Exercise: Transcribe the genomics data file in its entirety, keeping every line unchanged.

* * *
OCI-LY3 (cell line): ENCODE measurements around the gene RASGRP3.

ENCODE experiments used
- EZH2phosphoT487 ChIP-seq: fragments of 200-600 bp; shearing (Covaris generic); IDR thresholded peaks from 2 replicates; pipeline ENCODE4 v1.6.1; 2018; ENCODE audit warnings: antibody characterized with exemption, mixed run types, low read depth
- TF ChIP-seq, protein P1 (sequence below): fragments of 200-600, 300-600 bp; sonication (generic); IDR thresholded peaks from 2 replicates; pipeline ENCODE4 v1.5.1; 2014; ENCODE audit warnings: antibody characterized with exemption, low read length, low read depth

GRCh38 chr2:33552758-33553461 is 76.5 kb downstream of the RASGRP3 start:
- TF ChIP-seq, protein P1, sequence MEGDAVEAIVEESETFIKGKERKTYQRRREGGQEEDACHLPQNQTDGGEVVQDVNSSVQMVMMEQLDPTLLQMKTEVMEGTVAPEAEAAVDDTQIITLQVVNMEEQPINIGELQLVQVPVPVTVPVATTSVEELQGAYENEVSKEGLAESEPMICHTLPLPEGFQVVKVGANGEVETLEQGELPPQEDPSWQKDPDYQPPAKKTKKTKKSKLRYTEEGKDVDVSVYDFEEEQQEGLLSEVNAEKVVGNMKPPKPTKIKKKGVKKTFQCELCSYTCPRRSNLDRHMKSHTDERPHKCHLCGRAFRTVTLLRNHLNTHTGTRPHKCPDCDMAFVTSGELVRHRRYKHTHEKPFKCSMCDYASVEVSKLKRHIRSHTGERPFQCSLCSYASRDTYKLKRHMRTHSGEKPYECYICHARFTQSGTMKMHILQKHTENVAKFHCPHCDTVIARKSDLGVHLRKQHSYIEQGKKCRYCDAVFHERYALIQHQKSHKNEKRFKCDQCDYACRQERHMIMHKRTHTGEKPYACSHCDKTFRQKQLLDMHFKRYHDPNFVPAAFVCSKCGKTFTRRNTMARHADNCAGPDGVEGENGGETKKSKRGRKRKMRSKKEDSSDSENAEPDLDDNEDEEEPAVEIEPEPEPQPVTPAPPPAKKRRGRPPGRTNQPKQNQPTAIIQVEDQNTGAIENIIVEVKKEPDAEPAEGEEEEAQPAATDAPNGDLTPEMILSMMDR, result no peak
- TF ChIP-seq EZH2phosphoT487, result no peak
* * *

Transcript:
OCI-LY3 (cell line): ENCODE measurements around the gene RASGRP3.

ENCODE experiments used
- EZH2phosphoT487 ChIP-seq: fragments of 200-600 bp; shearing (Covaris generic); IDR thresholded peaks from 2 replicates; pipeline ENCODE4 v1.6.1; 2018; ENCODE audit warnings: antibody characterized with exemption, mixed run types, low read depth
- TF ChIP-seq, protein P1 (sequence below): fragments of 200-600, 300-600 bp; sonication (generic); IDR thresholded peaks from 2 replicates; pipeline ENCODE4 v1.5.1; 2014; ENCODE audit warnings: antibody characterized with exemption, low read length, low read depth

GRCh38 chr2:33552758-33553461 is 76.5 kb downstream of the RASGRP3 start:
- TF ChIP-seq, protein P1, sequence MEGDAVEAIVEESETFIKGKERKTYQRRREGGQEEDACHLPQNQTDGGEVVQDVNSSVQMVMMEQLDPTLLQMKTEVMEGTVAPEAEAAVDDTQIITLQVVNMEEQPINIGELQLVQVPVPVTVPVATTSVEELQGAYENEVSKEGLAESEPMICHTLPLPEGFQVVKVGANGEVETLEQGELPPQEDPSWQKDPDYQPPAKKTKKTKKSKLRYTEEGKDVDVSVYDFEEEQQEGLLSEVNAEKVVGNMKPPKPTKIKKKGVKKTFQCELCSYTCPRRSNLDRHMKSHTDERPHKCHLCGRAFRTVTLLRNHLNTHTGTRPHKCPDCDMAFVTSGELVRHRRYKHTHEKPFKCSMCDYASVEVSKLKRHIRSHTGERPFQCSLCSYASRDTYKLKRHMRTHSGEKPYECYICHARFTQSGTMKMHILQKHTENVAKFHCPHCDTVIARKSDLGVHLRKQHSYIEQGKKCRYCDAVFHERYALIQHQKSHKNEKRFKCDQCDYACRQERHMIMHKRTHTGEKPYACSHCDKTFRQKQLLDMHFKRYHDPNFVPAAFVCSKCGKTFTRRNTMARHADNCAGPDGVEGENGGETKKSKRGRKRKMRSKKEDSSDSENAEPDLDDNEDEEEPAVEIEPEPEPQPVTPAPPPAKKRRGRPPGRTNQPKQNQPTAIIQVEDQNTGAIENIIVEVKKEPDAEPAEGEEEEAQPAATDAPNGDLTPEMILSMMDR, result no peak
- TF ChIP-seq EZH2phosphoT487, result no peak